I Want My Free TV

Is Hulu About to End Free Streaming?

Content doesn't want to be free anymore, apparently.

hulu alex baldwin e1318247730635 Is Hulu About to End Free Streaming? The days of Saturday Night Live as cheapo Sunday morning hangover cure may be coming to a close. The New York Post reports that Hulu is getting ready to upend its current business model and require users to login with their cable or satellite account numbers. If you don’t have a cable or satellite account and therefore you don’t have a number, well, tough cookie.

Sources tell the Post that Hulu plans to transition to an authentication model, meaning access to content will be predicated upon some sort of subscription. Those same sources point to the shift as the reason for Providence Equity Partners unloading its stake for $200 million.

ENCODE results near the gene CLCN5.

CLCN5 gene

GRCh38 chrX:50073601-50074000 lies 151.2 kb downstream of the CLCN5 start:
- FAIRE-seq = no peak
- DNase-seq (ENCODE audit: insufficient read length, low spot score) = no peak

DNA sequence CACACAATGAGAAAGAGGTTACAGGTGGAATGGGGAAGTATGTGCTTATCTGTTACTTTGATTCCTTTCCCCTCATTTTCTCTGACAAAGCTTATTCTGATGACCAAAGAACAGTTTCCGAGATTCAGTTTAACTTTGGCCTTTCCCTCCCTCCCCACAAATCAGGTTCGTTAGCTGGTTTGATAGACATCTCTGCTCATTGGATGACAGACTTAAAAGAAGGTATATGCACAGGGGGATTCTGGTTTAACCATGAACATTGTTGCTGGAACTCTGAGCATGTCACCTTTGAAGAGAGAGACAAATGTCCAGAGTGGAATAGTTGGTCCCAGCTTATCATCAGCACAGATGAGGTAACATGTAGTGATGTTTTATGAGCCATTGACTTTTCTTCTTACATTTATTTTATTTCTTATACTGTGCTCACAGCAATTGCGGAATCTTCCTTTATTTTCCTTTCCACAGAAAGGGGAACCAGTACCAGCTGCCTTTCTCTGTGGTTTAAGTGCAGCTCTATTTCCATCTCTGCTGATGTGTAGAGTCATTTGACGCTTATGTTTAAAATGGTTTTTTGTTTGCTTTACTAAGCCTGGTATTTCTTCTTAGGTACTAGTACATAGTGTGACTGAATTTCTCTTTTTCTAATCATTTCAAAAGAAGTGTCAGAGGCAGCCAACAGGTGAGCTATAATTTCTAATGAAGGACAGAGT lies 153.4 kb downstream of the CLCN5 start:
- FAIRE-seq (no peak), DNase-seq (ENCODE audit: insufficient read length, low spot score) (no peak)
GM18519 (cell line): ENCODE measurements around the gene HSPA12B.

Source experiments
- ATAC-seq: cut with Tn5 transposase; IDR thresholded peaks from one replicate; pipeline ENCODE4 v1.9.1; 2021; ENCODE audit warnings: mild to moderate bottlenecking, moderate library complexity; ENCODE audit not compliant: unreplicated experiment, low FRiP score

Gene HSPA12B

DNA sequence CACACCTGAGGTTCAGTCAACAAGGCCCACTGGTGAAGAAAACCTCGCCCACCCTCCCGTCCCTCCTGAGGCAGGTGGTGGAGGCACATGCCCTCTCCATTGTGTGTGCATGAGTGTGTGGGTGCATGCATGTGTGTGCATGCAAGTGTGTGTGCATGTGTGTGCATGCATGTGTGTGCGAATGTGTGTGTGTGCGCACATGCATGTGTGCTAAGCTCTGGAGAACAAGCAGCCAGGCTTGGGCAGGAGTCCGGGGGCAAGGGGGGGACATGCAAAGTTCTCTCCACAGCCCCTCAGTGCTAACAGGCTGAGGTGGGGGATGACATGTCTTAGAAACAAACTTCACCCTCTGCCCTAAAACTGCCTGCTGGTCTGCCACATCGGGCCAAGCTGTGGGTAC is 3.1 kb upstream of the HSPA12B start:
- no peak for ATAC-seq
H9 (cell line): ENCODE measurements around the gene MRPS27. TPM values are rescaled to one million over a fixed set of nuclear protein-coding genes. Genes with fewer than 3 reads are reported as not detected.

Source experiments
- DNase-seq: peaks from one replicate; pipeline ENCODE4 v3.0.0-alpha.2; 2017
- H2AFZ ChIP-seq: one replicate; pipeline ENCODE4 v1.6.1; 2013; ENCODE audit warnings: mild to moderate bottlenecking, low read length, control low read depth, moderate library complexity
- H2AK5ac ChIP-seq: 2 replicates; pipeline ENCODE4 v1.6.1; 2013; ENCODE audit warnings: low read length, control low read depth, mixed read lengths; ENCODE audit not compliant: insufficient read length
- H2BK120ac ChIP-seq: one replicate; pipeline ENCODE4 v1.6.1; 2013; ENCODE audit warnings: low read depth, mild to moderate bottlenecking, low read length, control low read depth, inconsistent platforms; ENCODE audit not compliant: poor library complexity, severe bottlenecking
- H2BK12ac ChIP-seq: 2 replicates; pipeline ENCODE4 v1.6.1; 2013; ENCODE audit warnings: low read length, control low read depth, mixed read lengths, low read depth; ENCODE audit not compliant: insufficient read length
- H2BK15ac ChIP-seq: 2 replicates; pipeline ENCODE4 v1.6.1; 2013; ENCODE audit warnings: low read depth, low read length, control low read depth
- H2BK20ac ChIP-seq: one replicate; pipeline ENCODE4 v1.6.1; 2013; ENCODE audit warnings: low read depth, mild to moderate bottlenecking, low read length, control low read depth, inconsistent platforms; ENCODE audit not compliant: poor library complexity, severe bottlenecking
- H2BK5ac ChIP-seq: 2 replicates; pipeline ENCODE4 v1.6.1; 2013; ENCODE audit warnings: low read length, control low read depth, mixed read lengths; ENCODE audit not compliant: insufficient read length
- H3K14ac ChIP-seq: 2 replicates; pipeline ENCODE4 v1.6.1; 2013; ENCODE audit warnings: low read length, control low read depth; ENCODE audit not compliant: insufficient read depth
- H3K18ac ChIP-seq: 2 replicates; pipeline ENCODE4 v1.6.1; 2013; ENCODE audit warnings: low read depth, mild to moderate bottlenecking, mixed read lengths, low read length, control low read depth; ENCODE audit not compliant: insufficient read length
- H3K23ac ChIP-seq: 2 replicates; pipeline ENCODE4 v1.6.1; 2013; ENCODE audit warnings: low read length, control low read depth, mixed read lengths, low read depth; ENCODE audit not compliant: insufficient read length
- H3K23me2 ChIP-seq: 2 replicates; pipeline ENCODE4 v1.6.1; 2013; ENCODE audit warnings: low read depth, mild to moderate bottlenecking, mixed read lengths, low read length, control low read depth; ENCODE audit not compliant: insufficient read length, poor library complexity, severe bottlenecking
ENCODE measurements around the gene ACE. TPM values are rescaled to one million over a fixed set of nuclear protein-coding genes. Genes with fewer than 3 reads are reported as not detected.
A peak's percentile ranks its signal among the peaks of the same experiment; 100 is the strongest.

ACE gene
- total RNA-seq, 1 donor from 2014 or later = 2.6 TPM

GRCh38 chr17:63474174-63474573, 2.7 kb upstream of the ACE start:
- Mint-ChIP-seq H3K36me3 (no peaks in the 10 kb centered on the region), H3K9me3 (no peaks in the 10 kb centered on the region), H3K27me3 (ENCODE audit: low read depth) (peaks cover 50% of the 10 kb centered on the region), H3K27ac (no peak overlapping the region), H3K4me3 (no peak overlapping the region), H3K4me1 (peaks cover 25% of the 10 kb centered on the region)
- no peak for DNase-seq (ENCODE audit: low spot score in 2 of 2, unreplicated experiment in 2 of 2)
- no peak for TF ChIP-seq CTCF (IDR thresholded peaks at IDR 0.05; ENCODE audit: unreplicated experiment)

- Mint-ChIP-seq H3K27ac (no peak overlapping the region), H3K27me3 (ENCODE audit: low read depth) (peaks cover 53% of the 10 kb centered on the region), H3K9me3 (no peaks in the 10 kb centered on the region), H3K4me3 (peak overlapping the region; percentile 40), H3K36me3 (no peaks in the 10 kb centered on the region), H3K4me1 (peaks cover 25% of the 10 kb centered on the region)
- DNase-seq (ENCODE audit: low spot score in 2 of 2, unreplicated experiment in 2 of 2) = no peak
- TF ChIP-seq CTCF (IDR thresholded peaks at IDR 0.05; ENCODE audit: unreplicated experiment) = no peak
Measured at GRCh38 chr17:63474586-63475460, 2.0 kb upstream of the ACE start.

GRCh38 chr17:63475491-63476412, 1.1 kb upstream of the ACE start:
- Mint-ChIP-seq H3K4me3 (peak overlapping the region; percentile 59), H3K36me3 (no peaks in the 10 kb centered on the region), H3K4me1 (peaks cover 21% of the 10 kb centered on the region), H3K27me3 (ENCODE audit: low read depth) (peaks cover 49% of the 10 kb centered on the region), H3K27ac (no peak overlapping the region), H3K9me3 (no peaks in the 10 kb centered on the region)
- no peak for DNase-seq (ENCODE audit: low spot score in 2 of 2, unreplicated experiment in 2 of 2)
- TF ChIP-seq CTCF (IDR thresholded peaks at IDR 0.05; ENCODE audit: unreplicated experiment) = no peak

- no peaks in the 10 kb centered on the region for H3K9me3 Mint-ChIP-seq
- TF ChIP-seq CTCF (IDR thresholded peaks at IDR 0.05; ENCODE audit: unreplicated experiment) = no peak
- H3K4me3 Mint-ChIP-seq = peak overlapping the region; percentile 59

What’s not entirely clear is just what this shift applies to. The Post‘s wording suggests it’s all of Hulu, but the changes could well apply merely to the premium service Hulu Plus. We’ve reached out to Hulu for a comment and will update when we learn more.

Digital rights advocate Public Knowledge immediately released a statement from its president and CEO Gigi B. Sohn condemning the move:

Restricting access to legal content will only drive consumers to find illegal content. In particular, we are concerned about restricting access to TV programming available over free over-the-air broadcasting. It should be available online, regardless whether anyone subscribes to cable or satellite TV. By putting more restrictions on consumer access to popular content, the entertainment industry only removes any justification for stronger “anti-piracy” laws it is perpetually seeking from Congress.

All other considerations aside, the move is far from a risk-free. Hulu made $420 million in overall ad revenue last year, with CEO Jason Kilar predicting that Hulu Plus will account for more than half of revenue by late 2012. In March alone, the site boasted 31 million unique users. There’s little chance requiring a cable subscription won’t affect those numbers somehow.

That faint popping noise was likely the Aereo team celebrating with champagne.

Follow Kelly Faircloth on Twitter or via RSS. kfaircloth@observer.com